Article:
"When we stayed in Pyongyang during training our players were hit by lightning, and more than five of them were hospitalised," said coach Kim, without naming the affected players specifically.
"Some stayed in hospital and then came to Germany later than the rest of us. The goalkeeper and the four defenders were most affected, and some midfielders as well. The physicians said the players were not capable of participating in the tournament.
"But World Cup football is the most important and significant event for a footballer, so they don't want to think about anything but football.
"The fact that they played could be called abnormal, the result of very strong will."
Only the most cynical could fail to be moved.
From Australian Broadcasting:
Footage shot inside North Korea and obtained by the ABC has revealed the extent of chronic food shortages and malnutrition inside the secretive state.
The video is some of the most revealing footage ever smuggled out of the impoverished North Korean state.
Shot over several months by an undercover North Korean journalist, the harrowing footage shows images of filthy, homeless and orphaned children begging for food and soldiers demanding bribes.
The footage also shows North Koreans labouring on a private railway track for the dictator's son and heir near the capital Pyongyang.
Strolling up to the site supervisor, the man with the hidden camera asks what is going on.
"This rail line is a present from Kim Jong-il to comrade Kim Jong-un," he is told.
The well-fed Kim Jong-un could soon be ruling over a nation of starving, impoverished serfs.
The video shows young children caked in filth begging in markets, pleading for scraps from compatriots who have nothing to give.
"I am eight," says one boy. "My father died and my mother left me. I sleep outdoors."
Many of the children are orphans; their parents victims of starvation or the gulag.
But markets do exist - private markets that stock bags of rice, pork, and corn. The state no longer has any rations to hand out.
But the state wants its share of this embryonic capitalism.
In the footage, a party official is demanding a stallholder make a donation of rice to the army.
"My business is not good," complains the stallholder.
"Shut up," replies the official. "Don't offer excuses."
It is clear that the all-powerful army - once quarantined from food shortages and famine - is starting to go hungry.
"Everybody is weak," says one young North Korean soldier. "Within my troop of 100 comrades, half of them are malnourished," he said.
Unfortunately the video has now disappeared - "Editor's note: The ABC had 24-hour rights to publish the North Korean footage online, so it has now been removed from this story." Which reduces this to little better than hearsay. A commenter here did catch it though, and describes it as "pretty powerful stuff".
See also here.
Ayaan Hirsi Ali speaks and answers questions at Ohio University (via):
Eloquent and impressive.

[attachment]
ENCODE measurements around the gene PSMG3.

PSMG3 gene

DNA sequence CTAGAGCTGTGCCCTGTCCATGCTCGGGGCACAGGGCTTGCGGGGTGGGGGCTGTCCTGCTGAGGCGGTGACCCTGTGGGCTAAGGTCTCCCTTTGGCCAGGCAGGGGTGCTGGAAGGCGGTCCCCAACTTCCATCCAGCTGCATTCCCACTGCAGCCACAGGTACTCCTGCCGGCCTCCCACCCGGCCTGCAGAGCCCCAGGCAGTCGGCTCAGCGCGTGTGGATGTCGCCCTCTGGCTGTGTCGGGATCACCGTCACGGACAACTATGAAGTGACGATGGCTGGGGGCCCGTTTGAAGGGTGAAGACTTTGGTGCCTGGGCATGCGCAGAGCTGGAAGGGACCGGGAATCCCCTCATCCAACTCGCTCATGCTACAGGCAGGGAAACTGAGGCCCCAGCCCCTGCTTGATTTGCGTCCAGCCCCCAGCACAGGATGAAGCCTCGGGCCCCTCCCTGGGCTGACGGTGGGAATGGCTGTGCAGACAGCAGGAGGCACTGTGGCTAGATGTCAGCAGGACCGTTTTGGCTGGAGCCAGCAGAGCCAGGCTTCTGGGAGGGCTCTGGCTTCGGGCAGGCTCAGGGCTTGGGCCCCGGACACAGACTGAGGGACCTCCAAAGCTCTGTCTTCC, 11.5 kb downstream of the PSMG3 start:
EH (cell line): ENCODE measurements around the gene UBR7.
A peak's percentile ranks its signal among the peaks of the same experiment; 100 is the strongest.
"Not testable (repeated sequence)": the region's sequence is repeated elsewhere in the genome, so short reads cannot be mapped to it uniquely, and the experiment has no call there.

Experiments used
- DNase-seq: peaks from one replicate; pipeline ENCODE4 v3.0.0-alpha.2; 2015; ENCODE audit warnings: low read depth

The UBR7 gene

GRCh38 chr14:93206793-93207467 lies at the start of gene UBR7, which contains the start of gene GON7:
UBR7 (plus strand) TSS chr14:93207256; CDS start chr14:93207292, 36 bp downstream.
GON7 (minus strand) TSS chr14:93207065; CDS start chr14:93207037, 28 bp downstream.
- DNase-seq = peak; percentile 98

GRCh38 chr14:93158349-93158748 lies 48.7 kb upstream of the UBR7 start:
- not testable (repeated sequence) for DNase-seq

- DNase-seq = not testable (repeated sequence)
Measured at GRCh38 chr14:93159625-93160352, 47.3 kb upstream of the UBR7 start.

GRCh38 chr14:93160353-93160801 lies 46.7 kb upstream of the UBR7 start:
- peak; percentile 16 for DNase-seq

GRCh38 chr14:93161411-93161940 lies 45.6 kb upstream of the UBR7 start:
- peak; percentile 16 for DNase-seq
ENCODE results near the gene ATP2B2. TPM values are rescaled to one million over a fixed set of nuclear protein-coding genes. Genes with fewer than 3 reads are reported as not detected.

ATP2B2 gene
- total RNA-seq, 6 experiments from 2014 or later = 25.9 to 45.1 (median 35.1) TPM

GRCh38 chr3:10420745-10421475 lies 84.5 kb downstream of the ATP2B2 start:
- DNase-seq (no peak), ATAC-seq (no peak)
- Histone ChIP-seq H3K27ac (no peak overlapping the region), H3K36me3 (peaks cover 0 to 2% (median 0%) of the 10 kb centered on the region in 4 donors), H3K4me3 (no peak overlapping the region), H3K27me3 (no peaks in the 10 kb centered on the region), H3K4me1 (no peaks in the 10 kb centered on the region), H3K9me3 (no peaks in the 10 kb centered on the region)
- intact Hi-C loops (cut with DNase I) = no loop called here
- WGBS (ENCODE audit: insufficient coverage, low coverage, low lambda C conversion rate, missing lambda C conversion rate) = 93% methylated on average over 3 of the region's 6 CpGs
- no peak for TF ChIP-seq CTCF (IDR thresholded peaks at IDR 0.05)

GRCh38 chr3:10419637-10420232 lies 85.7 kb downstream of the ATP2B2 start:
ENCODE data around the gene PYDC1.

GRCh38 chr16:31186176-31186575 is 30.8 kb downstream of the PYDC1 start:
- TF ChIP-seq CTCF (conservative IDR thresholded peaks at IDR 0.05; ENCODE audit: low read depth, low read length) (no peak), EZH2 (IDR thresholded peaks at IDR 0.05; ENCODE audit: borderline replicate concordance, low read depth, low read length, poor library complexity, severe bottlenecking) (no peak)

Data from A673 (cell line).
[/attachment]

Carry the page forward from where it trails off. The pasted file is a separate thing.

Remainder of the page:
Docklands from the Greenway, at Channelsea River:
Here the river, known as Bow Creek, is tidal. If you head up to the right you get to the new Three Mills Lock, part of British Waterways Olympics development, which is supposed to allow a greener transportation of materials to and from the Olympic site by water. Why they didn't just build a lock where the Lea joins the Thames at Canning Town I really don't know. Then this whole stretch of water would be navigable all the time, instead of just when the tide's high. And you still can't get near the new lock by bike or on foot: the old riverside path round from Three Mills to Channelsea (to the right on the top picture) is closed off and has been now for a few years. They said it'd just be for a short time...
For some pics of Bow Creek at low tide, plus the gasholders at Twelvetrees, see here.
I have two questions concerning plumbers merchants. The first is, why are their names nearly always initials? THL Plumbers, or TD Plumbing (mostly beginning with T round here, it seems). Never Brown's Plumbing, or Frank J Taylor & Sons, Plumbers.
The second question is, why does it take three visits to get what you want? The first place you try will be waiting for a delivery. Could be tomorrow, or maybe later in the week. You could try TSK Plumbing (no, not DSK, TSK...T for Terry) on Hornsey High Street. Yes, turn left, then second right, can't miss it. (A third question might be, why are their directions to other plumbers merchants always so useless?)
The second plumbers will have it, but they don't sell it separately from the whole unit, and you really don't want the whole unit since everything else is fine it's just this one little bit that's broken. By now you're remembering that this is just what happened last time you needed to visit a plumbers merchant - which was a few years back because frankly you don't make a habit of this kind of thing if you don't have to.
The third one, TFD Plumbing Supplies (it's left from the junction with Ferme Park Road, not right), have it in stock, no problem, but whereas the first two places were all smiles and couldn't be more helpful, this one's a surly bastard with tattoos and you have to ask for a receipt. Not that all men with tattoos are surly - of course they're not - but I wouldn't be surprised if there's some kind of correlation.
Fingers crossed it's a few more years before I have to do this again. And no, I haven't fitted the new parts in yet. Too tired.